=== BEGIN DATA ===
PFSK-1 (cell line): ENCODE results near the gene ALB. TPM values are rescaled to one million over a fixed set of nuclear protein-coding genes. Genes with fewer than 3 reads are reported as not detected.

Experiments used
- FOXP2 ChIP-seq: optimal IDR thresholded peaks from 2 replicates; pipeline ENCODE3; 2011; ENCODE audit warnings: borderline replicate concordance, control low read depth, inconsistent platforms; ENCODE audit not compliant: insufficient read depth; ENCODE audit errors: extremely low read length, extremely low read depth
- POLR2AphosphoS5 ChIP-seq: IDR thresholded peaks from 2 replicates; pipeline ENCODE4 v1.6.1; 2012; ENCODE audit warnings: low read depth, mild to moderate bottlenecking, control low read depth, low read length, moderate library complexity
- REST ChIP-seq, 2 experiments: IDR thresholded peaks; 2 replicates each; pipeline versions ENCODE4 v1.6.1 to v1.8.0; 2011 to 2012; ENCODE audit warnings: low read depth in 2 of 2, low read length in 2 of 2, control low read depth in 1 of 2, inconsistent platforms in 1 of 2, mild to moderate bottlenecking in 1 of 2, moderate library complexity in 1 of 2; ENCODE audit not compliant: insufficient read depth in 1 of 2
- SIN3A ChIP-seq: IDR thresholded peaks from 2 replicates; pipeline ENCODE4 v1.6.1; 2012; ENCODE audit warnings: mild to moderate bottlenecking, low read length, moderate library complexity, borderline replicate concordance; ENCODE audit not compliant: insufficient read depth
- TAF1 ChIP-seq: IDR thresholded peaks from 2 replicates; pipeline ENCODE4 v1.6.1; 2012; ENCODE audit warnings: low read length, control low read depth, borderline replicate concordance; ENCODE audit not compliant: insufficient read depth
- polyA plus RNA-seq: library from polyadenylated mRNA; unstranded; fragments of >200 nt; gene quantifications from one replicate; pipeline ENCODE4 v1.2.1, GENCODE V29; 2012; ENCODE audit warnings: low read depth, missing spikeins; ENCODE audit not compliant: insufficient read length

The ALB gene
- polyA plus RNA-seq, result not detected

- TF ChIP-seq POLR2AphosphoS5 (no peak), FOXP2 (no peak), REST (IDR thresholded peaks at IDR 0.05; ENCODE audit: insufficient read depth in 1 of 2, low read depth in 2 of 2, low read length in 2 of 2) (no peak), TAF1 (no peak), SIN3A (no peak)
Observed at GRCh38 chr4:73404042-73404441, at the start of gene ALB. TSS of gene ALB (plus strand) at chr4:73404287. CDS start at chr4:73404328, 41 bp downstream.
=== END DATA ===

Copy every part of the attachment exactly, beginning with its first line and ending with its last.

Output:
PFSK-1 (cell line): ENCODE results near the gene ALB. TPM values are rescaled to one million over a fixed set of nuclear protein-coding genes. Genes with fewer than 3 reads are reported as not detected.

Experiments used
- FOXP2 ChIP-seq: optimal IDR thresholded peaks from 2 replicates; pipeline ENCODE3; 2011; ENCODE audit warnings: borderline replicate concordance, control low read depth, inconsistent platforms; ENCODE audit not compliant: insufficient read depth; ENCODE audit errors: extremely low read length, extremely low read depth
- POLR2AphosphoS5 ChIP-seq: IDR thresholded peaks from 2 replicates; pipeline ENCODE4 v1.6.1; 2012; ENCODE audit warnings: low read depth, mild to moderate bottlenecking, control low read depth, low read length, moderate library complexity
- REST ChIP-seq, 2 experiments: IDR thresholded peaks; 2 replicates each; pipeline versions ENCODE4 v1.6.1 to v1.8.0; 2011 to 2012; ENCODE audit warnings: low read depth in 2 of 2, low read length in 2 of 2, control low read depth in 1 of 2, inconsistent platforms in 1 of 2, mild to moderate bottlenecking in 1 of 2, moderate library complexity in 1 of 2; ENCODE audit not compliant: insufficient read depth in 1 of 2
- SIN3A ChIP-seq: IDR thresholded peaks from 2 replicates; pipeline ENCODE4 v1.6.1; 2012; ENCODE audit warnings: mild to moderate bottlenecking, low read length, moderate library complexity, borderline replicate concordance; ENCODE audit not compliant: insufficient read depth
- TAF1 ChIP-seq: IDR thresholded peaks from 2 replicates; pipeline ENCODE4 v1.6.1; 2012; ENCODE audit warnings: low read length, control low read depth, borderline replicate concordance; ENCODE audit not compliant: insufficient read depth
- polyA plus RNA-seq: library from polyadenylated mRNA; unstranded; fragments of >200 nt; gene quantifications from one replicate; pipeline ENCODE4 v1.2.1, GENCODE V29; 2012; ENCODE audit warnings: low read depth, missing spikeins; ENCODE audit not compliant: insufficient read length

The ALB gene
- polyA plus RNA-seq, result not detected

- TF ChIP-seq POLR2AphosphoS5 (no peak), FOXP2 (no peak), REST (IDR thresholded peaks at IDR 0.05; ENCODE audit: insufficient read depth in 1 of 2, low read depth in 2 of 2, low read length in 2 of 2) (no peak), TAF1 (no peak), SIN3A (no peak)
Observed at GRCh38 chr4:73404042-73404441, at the start of gene ALB. TSS of gene ALB (plus strand) at chr4:73404287. CDS start at chr4:73404328, 41 bp downstream.